Advertisement

Syndicate

Physician Resources Home arrow Medical News arrow Blood pressure lowering diet associated with lower risk for cardiovascular disease
Blood pressure lowering diet associated with lower risk for cardiovascular disease
Written by NetDoc.com Medical News Feed   

CHICAGO—Women who eat diets similar to the Dietary Approaches to Stop Hypertension (DASH) diet—which is low in animal protein, moderate in low-fat dairy products and high in plant proteins, fruits and vegetables—appear to have a lower risk of coronary heart disease and stroke, according to a report in the April 14 issue of Archives of Internal Medicine, one of the JAMA/Archives journals.

Discuss this article on the forums. (0 posts)

 

 

The DASH diet has been shown to reduce both systolic (top number) and diastolic (bottom number) blood pressure in individuals with high or normal blood pressure, according to background information in the article. The diet has also been shown to reduce low-density lipoprotein (“bad”) cholesterol and is recommended in national dietary guidelines as an example of a healthy eating pattern.

Teresa T. Fung, Sc.D., of Simmons College, Boston, and colleagues studied 88,517 female nurses age 34 to 59 in the Nurses’ Health Study who did not have cardiovascular disease or diabetes in 1980. Seven times from 1980 through 2004, the women reported the types of foods they ate regularly over the previous year. Researchers then calculated a DASH score for each woman based on eight food and nutrient components. Their scores increased when they ate more fruits, vegetables, whole grains, nuts and legumes and stayed close to the recommended amounts of low-fat dairy. Scores decreased with increased consumption of red and processed meats, sweetened beverages and sodium.

Through 24 years of follow up, 2,129 women had a non-fatal heart attack, 976 died of coronary heart disease and 2,317 had strokes. Higher DASH scores were associated with a lower risk for heart disease and stroke. When separated into groups based on their DASH scores, the one-fifth of women who had diets that were most similar to the DASH diet were 24 percent less likely to develop fatal or non-fatal coronary heart disease and 18 percent less likely to have a stroke than the one-fifth of women with the lowest DASH scores.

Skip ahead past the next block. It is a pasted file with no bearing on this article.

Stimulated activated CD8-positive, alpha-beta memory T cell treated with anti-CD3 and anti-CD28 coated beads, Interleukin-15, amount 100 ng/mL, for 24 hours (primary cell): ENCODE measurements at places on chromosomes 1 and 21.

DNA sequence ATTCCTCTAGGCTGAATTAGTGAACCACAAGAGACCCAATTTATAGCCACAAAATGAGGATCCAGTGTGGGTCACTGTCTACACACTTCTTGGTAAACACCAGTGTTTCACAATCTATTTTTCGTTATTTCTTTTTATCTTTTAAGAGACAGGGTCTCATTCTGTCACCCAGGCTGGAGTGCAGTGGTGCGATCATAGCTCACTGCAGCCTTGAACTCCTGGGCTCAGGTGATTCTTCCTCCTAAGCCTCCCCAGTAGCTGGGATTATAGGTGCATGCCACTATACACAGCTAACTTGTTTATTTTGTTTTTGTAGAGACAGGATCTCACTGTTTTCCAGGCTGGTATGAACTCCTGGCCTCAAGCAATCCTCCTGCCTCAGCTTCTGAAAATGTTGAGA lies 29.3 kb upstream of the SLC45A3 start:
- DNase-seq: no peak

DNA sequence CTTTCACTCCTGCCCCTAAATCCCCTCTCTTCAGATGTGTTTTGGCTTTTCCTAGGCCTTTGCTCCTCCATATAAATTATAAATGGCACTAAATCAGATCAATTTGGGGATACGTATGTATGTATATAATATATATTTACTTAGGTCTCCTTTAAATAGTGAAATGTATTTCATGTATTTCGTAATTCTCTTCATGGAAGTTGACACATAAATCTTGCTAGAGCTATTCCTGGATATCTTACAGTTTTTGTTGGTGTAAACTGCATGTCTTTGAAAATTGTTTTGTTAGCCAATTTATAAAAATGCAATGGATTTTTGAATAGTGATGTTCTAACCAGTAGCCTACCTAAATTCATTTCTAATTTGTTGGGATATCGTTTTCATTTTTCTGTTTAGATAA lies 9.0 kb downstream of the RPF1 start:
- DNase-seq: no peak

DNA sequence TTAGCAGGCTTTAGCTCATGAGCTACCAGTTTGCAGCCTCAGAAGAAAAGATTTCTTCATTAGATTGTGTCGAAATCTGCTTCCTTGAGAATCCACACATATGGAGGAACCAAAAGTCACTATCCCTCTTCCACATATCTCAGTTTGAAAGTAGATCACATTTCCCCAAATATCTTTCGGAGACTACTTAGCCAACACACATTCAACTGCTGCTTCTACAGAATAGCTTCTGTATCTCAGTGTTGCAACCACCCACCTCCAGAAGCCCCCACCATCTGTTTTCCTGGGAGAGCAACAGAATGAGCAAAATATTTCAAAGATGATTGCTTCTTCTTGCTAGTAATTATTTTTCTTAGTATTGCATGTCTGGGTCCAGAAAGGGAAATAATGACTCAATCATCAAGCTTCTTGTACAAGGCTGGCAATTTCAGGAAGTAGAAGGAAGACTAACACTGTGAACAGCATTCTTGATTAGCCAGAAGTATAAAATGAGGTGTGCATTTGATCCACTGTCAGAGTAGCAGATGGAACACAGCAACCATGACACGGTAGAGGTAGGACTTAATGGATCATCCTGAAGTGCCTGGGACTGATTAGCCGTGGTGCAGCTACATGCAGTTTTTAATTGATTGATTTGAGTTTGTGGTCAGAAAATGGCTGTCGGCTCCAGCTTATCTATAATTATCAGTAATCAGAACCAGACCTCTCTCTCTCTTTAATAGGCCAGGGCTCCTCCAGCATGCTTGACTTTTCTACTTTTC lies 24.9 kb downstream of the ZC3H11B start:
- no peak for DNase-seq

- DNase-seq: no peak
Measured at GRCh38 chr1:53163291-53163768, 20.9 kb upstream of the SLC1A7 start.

In a subgroup of women who provided blood samples, higher DASH scores were also associated with lower levels of C-reactive protein and interleukin 6. These compounds are markers of inflammation, which has been associated with heart disease risk.

Similar studies should be conducted to determine if associations between the DASH-style diet and risk for heart disease and stroke remain similar in other populations, the authors note. In addition, the diet should be compared to others shown to predict the risk of heart disease, including the Mediterranean diet.
(Arch Intern Med. 2008;168[7]:713-720.

Editor's Note: This study was funded by grants from the National Institutes of Health. Please see the article for additional information, including other authors, author contributions and affiliations, financial disclosures, funding and support, etc.

For more information, contact JAMA/Archives media relations at 312/464-JAMA (5262) or e-mail mediarelations{at}jama-archives.org .

Discuss this article on the forums. (0 posts)

 
< Prev   Next >

Common Diseases

Swine Flu - Updates and information on H1N1 2009 (AKA Swine Influenza) pandemic.

Ankylosing spondylitis - Current protocols for diagnosis and treatment options.

Wegener granulomatosis - Autoimmune etiology and clinical course.

Diabetes - disease and management information, including diagnosis, typical treatment plans and diabetes supplies.

Advertisement

Medical Careers

The US medical jobs market has stayed hot for health care providers. Whether you believe that a provider shortage is in the offing or that the ratio of physicians-to-patients is too high, physician jobs and nursing jobs abound.

A wide variety of medical jobs can be found in the netdoc health care job listings. Particular strengths include permanent and locum tenens physician jobs, nursing jobs across the US, and radiology positions.

Other resources include physician salary information, medical career guidance, and the ability to post physician jobs.

Polls

When hiring your medical practice office manager, what was the most important consideration?
 
Copyright 2005 - 2019 Medical Resource Group, LLC. All rights reserved.